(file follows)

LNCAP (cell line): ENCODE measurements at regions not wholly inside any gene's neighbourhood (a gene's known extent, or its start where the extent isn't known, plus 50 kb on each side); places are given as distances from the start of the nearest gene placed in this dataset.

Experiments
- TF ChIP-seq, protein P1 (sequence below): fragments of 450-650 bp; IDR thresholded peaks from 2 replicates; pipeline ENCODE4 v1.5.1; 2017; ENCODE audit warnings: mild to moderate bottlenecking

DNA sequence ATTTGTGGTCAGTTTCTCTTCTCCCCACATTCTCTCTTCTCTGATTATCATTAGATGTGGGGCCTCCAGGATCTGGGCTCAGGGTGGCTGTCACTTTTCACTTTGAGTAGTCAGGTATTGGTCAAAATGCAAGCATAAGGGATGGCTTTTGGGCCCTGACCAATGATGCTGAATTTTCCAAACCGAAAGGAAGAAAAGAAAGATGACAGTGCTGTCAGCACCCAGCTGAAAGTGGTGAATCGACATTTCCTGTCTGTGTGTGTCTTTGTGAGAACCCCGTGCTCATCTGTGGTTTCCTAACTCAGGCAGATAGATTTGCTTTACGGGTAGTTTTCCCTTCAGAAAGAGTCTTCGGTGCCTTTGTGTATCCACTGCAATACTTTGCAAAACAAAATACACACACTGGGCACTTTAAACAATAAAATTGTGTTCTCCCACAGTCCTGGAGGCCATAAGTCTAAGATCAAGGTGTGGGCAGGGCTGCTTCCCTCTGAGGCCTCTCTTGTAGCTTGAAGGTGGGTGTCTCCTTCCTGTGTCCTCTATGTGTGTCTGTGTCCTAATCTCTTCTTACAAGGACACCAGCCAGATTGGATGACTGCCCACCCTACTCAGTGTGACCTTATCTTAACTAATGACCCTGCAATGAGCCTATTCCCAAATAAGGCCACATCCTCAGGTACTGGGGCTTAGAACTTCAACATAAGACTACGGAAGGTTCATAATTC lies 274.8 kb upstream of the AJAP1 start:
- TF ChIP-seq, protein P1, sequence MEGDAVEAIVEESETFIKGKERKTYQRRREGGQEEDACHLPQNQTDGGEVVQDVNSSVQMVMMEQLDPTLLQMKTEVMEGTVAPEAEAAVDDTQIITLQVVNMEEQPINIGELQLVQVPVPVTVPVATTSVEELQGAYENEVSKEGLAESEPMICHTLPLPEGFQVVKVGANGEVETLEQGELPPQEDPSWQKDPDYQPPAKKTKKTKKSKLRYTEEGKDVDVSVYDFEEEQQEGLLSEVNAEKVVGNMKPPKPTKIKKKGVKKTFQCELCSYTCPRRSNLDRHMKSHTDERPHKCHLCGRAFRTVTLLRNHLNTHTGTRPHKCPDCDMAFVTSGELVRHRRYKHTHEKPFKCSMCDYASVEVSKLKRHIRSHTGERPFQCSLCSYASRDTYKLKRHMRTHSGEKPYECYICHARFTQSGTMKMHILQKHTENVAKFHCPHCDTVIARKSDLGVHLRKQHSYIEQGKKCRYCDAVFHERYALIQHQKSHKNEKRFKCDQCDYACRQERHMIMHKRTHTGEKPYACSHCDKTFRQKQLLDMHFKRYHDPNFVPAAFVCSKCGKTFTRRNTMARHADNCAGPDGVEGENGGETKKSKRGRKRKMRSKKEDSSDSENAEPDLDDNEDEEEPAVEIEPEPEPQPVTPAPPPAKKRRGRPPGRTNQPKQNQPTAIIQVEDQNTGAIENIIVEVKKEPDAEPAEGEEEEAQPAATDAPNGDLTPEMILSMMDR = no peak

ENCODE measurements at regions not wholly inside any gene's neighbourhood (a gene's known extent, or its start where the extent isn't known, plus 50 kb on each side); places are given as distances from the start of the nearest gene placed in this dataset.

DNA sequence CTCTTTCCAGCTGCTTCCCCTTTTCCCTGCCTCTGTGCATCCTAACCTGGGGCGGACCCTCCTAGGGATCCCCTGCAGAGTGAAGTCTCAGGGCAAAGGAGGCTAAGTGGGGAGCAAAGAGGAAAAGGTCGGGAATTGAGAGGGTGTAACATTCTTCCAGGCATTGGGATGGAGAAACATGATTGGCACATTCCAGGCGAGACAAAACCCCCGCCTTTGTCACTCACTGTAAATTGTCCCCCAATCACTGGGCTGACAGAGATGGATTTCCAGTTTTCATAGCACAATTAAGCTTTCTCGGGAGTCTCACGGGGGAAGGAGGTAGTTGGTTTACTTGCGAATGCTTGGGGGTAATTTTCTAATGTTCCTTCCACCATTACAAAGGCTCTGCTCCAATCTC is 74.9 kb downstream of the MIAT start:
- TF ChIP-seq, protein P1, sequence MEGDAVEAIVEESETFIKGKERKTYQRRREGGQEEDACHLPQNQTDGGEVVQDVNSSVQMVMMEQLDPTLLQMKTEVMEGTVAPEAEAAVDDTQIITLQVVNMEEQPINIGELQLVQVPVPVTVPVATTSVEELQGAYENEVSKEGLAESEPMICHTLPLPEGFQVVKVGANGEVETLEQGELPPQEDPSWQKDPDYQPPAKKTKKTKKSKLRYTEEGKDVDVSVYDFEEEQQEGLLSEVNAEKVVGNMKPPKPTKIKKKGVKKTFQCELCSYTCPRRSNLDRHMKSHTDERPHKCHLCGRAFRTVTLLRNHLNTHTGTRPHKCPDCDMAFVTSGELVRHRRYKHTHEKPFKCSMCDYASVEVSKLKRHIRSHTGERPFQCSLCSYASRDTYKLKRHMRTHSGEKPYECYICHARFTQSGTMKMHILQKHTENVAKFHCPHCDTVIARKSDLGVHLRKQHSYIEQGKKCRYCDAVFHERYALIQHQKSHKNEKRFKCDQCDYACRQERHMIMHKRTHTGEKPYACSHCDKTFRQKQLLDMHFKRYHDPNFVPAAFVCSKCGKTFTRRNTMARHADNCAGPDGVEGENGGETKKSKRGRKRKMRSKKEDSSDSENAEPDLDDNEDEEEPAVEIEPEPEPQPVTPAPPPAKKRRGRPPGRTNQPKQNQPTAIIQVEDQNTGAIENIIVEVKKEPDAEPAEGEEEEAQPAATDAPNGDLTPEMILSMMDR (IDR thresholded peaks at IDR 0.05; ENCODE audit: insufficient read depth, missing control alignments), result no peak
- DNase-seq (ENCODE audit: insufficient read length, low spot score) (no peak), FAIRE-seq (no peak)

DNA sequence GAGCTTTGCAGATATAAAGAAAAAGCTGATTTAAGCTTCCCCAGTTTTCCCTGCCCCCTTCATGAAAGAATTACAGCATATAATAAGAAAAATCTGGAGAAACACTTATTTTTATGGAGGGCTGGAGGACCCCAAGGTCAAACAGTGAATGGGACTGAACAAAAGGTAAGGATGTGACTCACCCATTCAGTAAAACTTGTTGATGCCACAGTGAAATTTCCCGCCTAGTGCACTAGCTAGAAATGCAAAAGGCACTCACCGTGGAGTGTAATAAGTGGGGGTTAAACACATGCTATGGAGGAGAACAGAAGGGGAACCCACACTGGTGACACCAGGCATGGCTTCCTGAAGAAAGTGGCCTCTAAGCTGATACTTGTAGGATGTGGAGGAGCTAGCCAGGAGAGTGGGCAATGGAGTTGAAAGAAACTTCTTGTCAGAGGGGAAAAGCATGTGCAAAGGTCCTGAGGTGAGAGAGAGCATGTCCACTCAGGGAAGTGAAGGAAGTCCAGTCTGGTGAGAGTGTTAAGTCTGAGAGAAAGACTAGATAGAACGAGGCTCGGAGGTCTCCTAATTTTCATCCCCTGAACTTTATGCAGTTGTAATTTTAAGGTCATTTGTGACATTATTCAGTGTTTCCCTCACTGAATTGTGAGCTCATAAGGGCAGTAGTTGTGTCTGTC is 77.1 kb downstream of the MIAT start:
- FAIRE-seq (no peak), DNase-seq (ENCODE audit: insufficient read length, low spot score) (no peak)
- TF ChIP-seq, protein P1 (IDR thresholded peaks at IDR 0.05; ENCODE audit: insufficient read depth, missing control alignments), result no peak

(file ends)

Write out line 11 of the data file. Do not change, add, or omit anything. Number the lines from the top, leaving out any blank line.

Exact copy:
- FAIRE-seq (no peak), DNase-seq (ENCODE audit: insufficient read length, low spot score) (no peak)